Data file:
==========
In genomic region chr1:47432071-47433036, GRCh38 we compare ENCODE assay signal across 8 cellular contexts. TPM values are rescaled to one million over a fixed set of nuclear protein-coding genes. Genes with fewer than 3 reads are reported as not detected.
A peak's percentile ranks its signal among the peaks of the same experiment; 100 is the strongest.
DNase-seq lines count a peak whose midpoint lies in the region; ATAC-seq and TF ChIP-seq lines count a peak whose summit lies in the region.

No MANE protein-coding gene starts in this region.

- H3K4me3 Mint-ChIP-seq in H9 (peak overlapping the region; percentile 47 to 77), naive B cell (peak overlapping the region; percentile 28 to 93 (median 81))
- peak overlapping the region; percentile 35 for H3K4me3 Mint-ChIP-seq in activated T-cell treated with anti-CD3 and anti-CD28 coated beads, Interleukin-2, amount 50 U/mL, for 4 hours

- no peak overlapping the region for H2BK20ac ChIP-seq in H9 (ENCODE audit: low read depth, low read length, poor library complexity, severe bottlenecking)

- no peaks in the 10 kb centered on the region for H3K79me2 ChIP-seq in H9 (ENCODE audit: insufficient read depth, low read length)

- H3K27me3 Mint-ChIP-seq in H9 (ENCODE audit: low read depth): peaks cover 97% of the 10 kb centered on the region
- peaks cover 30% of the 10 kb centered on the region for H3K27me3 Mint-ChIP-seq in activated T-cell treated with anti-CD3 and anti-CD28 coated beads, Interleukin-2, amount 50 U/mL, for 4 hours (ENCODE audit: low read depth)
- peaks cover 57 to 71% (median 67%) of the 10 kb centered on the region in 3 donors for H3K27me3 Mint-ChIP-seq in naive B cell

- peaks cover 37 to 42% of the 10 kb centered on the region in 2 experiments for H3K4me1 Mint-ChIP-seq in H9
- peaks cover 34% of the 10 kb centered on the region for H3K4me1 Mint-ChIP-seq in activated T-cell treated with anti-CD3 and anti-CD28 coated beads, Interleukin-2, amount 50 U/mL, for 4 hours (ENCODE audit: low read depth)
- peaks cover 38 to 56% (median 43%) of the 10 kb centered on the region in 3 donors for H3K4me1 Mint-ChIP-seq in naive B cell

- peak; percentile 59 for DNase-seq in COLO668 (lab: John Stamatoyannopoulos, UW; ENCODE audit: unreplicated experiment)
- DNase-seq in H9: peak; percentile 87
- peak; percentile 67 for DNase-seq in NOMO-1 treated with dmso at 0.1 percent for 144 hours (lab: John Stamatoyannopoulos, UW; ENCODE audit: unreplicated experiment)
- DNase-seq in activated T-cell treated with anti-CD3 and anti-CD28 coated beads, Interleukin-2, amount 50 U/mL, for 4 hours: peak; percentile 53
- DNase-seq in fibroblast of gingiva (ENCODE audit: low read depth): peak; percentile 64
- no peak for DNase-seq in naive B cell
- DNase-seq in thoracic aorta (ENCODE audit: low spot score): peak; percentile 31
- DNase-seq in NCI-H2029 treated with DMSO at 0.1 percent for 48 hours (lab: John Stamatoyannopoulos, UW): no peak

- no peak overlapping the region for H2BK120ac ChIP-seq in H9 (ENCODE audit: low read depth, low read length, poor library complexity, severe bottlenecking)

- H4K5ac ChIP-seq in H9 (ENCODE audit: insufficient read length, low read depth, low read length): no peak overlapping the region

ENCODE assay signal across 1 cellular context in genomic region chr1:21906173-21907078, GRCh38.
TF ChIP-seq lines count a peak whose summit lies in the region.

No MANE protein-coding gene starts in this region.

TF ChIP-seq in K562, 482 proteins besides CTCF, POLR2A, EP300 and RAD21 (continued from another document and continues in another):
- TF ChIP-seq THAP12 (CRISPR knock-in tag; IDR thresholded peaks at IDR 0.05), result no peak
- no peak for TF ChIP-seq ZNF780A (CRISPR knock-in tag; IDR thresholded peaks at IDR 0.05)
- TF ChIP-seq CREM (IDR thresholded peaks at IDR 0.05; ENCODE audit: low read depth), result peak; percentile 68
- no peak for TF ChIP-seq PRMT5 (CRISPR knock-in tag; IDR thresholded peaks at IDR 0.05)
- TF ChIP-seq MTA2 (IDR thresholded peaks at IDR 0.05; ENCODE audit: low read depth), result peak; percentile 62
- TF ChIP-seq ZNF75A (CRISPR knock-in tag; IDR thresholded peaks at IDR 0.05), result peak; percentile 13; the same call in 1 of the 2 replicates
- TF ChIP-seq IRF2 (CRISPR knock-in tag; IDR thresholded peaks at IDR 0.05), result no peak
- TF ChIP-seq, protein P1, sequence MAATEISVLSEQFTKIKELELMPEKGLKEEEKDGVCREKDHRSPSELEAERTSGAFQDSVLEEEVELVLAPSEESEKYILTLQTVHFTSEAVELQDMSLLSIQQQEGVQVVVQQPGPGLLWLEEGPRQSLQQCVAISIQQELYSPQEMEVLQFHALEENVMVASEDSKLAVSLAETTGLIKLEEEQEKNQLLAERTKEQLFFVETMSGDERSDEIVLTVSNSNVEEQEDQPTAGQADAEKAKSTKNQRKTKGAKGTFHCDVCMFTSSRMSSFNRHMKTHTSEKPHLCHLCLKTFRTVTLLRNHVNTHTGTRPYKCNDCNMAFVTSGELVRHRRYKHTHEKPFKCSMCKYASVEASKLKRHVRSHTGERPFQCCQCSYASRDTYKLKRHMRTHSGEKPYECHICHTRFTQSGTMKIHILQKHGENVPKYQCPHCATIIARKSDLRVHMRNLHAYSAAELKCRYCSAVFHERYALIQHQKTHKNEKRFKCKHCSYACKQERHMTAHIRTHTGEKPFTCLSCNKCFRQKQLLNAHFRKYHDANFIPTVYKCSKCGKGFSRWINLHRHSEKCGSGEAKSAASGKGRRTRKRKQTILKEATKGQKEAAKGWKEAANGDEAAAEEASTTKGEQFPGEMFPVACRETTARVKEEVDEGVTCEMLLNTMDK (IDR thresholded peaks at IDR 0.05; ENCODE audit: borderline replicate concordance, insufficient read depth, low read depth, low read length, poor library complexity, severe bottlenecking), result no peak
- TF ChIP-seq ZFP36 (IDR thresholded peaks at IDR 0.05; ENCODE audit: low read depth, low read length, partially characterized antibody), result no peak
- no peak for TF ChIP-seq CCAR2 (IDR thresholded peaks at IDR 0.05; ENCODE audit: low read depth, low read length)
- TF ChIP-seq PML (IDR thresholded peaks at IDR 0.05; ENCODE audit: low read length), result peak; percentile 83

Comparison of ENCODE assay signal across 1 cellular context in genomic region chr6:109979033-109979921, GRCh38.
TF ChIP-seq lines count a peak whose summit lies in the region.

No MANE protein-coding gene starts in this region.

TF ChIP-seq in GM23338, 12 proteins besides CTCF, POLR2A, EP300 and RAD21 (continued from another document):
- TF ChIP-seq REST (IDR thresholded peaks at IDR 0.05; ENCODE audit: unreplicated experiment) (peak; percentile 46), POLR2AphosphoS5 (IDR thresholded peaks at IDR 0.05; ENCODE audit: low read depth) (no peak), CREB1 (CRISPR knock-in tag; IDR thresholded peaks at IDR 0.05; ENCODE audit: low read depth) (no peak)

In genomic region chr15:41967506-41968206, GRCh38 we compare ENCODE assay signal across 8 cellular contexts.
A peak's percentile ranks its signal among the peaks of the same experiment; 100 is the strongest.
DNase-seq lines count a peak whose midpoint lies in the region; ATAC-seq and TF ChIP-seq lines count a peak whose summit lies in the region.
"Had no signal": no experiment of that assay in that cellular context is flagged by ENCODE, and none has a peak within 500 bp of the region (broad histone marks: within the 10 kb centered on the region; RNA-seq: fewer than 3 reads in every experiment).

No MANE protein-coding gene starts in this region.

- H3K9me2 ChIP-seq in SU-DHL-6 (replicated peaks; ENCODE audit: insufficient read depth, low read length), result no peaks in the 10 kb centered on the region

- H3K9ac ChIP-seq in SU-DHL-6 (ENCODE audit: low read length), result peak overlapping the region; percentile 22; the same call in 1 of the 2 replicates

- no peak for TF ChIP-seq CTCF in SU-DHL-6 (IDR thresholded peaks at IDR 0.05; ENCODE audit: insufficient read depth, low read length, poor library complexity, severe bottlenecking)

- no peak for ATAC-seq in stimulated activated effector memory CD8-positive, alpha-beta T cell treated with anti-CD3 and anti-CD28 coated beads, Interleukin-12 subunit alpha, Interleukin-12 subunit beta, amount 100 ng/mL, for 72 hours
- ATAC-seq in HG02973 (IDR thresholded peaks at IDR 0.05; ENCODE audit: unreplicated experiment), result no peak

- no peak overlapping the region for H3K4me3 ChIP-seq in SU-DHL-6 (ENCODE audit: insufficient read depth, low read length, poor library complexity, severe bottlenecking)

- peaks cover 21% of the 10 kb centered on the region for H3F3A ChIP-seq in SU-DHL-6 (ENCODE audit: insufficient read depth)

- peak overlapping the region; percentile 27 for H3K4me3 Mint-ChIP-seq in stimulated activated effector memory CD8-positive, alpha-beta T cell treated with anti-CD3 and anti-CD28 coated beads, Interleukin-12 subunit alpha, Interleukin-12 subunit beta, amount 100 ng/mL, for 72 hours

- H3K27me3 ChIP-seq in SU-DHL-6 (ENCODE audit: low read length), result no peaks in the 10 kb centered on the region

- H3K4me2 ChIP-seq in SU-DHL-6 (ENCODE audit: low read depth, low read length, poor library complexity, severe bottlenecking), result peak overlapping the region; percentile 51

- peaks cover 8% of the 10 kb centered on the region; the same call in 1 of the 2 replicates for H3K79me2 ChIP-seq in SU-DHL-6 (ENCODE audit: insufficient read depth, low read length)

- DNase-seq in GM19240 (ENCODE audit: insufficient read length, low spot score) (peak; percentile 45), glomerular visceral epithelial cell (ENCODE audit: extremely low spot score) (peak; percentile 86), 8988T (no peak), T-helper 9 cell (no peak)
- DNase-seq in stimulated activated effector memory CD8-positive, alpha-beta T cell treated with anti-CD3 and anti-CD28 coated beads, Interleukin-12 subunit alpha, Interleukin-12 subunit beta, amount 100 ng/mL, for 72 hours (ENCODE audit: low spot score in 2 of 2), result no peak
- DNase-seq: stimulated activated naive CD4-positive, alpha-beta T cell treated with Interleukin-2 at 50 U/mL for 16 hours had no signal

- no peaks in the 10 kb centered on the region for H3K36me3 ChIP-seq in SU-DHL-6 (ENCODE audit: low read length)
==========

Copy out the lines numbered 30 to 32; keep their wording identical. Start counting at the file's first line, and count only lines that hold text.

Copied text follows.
- no peak for TF ChIP-seq ZNF780A (CRISPR knock-in tag; IDR thresholded peaks at IDR 0.05)
- TF ChIP-seq CREM (IDR thresholded peaks at IDR 0.05; ENCODE audit: low read depth), result peak; percentile 68
- no peak for TF ChIP-seq PRMT5 (CRISPR knock-in tag; IDR thresholded peaks at IDR 0.05)